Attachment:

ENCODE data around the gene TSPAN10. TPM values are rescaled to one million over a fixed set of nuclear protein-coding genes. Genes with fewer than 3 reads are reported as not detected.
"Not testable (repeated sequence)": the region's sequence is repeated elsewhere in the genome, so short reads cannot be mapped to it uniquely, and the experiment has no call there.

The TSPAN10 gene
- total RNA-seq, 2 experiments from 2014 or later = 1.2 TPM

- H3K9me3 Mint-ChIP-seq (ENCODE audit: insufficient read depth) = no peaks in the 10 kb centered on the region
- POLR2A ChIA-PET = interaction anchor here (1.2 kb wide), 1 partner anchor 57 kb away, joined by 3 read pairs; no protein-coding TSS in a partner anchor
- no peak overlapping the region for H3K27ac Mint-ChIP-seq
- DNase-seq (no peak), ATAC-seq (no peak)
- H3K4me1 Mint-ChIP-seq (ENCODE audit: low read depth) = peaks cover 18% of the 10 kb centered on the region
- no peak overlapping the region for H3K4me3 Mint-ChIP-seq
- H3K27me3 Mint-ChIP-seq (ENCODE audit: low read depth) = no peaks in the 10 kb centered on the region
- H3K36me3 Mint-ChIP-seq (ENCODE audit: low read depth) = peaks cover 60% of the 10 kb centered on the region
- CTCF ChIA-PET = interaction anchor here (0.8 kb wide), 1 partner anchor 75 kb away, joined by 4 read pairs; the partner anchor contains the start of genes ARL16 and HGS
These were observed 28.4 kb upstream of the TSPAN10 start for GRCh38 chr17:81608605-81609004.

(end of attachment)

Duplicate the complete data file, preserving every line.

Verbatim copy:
ENCODE data around the gene TSPAN10. TPM values are rescaled to one million over a fixed set of nuclear protein-coding genes. Genes with fewer than 3 reads are reported as not detected.
"Not testable (repeated sequence)": the region's sequence is repeated elsewhere in the genome, so short reads cannot be mapped to it uniquely, and the experiment has no call there.

The TSPAN10 gene
- total RNA-seq, 2 experiments from 2014 or later = 1.2 TPM

- H3K9me3 Mint-ChIP-seq (ENCODE audit: insufficient read depth) = no peaks in the 10 kb centered on the region
- POLR2A ChIA-PET = interaction anchor here (1.2 kb wide), 1 partner anchor 57 kb away, joined by 3 read pairs; no protein-coding TSS in a partner anchor
- no peak overlapping the region for H3K27ac Mint-ChIP-seq
- DNase-seq (no peak), ATAC-seq (no peak)
- H3K4me1 Mint-ChIP-seq (ENCODE audit: low read depth) = peaks cover 18% of the 10 kb centered on the region
- no peak overlapping the region for H3K4me3 Mint-ChIP-seq
- H3K27me3 Mint-ChIP-seq (ENCODE audit: low read depth) = no peaks in the 10 kb centered on the region
- H3K36me3 Mint-ChIP-seq (ENCODE audit: low read depth) = peaks cover 60% of the 10 kb centered on the region
- CTCF ChIA-PET = interaction anchor here (0.8 kb wide), 1 partner anchor 75 kb away, joined by 4 read pairs; the partner anchor contains the start of genes ARL16 and HGS
These were observed 28.4 kb upstream of the TSPAN10 start for GRCh38 chr17:81608605-81609004.